How to Prevent Flat Head
Sometimes, babies develop a flat spot on their heads in-utero, but many cases — known as positional plagiocephaly — result simply from the way newborns sit and lie down. With consistent pressure on the same place, an infant’s soft, somewhat malleable skull can slowly become deformed.
Flattening is harmless and often self-correcting over time, but prevention of this cosmetic concern is easy. If you notice a flat spot developing, consult your pediatrician for diagnosis and treatment advice.
5 Steps to Prevent Flat Head
1. Hold your baby as often as possible.
The less time she spends with her head pressed against a surface, the less likely she is to develop a flat spot on her skull.
2. Limit the time your infant spends seated in a car seat, carrier or baby swing.
Your baby is more likely to develop positional plagiocephaly if she spends lots of time with her head pressed against a headrest.
3. Change sides when bottle-feeding your baby.
So the same side of her head doesn’t always rest on the same side during meals. If you breast feed, you already do this.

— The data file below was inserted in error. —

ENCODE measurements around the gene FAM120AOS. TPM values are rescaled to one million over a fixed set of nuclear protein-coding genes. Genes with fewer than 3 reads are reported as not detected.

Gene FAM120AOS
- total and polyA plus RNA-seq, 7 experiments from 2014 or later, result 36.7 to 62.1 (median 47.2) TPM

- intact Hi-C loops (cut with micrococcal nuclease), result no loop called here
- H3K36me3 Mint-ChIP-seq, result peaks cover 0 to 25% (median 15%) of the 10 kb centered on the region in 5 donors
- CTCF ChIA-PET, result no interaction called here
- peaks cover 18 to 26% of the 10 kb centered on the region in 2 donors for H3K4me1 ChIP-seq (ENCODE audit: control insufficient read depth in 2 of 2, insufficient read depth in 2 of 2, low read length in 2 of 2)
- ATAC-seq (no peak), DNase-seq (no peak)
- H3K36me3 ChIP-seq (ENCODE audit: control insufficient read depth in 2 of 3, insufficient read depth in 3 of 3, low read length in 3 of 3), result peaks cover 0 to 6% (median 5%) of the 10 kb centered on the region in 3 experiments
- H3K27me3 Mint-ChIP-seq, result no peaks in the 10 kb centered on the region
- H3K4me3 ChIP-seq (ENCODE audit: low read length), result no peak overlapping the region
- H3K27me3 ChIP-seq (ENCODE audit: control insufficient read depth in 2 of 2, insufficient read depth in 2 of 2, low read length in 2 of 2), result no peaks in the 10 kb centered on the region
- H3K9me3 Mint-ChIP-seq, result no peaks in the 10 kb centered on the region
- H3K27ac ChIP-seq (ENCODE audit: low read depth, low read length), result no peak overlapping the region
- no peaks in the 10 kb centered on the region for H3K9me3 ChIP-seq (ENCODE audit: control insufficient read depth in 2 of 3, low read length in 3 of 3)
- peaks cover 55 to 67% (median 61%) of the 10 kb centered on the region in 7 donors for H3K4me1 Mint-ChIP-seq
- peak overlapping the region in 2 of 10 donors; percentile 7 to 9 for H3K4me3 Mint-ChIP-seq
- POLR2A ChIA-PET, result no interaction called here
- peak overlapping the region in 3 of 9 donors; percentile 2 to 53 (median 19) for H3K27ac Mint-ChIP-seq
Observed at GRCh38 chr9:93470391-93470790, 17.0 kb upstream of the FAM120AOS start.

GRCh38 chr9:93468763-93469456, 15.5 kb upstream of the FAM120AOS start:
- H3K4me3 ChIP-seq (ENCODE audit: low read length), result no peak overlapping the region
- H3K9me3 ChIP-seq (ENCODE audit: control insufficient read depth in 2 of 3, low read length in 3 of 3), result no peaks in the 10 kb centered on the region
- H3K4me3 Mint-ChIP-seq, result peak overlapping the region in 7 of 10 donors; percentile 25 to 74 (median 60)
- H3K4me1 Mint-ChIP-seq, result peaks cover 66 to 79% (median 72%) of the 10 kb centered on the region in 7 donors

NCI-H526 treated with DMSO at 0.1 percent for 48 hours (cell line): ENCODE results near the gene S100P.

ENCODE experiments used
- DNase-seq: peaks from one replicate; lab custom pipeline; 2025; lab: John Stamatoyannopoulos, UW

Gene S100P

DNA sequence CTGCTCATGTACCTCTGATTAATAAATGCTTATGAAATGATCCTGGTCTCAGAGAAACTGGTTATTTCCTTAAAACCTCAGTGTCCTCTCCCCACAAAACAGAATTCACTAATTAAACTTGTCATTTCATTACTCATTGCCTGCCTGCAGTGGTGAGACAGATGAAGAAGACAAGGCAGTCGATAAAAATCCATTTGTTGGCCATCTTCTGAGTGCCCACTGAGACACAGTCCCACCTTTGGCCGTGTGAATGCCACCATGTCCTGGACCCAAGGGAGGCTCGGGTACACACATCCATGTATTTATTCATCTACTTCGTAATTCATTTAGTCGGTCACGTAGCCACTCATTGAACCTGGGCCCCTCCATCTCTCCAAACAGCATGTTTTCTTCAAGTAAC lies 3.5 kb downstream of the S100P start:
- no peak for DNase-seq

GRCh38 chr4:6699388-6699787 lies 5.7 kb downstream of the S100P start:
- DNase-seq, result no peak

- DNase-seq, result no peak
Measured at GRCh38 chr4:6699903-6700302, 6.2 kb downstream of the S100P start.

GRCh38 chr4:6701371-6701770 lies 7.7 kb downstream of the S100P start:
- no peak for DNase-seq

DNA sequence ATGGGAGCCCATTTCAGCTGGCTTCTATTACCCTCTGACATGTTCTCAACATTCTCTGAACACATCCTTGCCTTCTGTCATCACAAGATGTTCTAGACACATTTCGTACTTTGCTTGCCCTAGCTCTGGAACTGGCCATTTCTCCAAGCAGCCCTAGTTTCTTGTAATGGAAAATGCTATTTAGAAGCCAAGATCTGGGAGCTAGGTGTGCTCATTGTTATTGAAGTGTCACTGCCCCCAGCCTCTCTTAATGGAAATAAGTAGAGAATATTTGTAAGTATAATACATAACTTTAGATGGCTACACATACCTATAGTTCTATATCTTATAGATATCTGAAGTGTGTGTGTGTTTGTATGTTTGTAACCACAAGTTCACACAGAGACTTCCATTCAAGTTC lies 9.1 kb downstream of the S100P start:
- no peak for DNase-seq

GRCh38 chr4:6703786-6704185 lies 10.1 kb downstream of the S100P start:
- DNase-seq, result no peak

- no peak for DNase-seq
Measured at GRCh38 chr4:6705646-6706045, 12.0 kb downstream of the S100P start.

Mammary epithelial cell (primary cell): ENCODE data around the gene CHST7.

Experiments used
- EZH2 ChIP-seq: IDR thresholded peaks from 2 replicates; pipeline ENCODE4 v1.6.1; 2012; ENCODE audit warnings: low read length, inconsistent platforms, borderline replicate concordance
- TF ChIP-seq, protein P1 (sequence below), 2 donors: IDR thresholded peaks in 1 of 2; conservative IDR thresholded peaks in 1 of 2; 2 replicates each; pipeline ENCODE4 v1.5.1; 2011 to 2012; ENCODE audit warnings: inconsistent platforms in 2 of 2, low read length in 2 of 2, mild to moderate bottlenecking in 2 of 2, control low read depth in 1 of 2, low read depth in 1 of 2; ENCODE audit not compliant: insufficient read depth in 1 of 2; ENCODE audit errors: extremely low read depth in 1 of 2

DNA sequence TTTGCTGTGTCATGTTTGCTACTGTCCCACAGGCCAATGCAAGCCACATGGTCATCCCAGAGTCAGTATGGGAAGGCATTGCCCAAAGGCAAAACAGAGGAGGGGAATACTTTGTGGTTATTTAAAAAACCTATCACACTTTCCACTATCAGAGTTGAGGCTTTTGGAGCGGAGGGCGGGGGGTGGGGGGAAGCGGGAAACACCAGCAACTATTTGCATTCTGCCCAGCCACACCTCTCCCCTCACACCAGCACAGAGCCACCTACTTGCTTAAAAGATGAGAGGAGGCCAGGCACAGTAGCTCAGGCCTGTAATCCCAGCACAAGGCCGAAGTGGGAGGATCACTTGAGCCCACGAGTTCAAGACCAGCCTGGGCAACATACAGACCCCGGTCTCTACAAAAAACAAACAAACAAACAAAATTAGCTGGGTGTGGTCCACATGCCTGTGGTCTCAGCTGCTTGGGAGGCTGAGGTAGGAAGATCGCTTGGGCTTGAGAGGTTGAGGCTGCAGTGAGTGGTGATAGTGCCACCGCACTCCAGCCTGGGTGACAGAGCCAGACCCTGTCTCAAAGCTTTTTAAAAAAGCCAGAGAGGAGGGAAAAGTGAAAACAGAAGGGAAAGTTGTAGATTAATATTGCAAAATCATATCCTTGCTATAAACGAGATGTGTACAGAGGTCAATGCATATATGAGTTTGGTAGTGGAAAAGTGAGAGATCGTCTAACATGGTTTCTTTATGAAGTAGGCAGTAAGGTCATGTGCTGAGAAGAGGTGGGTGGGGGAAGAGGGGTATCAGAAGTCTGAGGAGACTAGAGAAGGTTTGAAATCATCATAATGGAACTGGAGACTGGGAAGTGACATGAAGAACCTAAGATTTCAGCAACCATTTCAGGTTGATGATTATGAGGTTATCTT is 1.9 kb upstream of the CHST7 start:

4. Place your child on her stomach for “tummy time” often.
This prevents her from laying her head against a hard surface and it helps strengthen the neck and shoulder muscles. When these muscles are weak, your baby doesn’t turn her head as often while seated or lying down.
5. Alternate the way your baby faces during naps and nighttime sleep.
lways lay her on her back to sleep, but lay her head to alternating sides. If her crib is against the wall, place her head at alternating ends so she’ll naturally look outward at her room.
Tips and Warnings
- Successful public awareness campaigns to prevent sudden infant death syndrome by encouraging parents to lie their babies on their backs to sleep has triggered a rise in flat heads. Regardless, it’s still important to put newborns on their backs for sleep to reduce the risk of SIDS.
- Never use pillows or other props under your baby’s head to prevent a flat spot. These greatly increase the risk of SIDS and suffocation.
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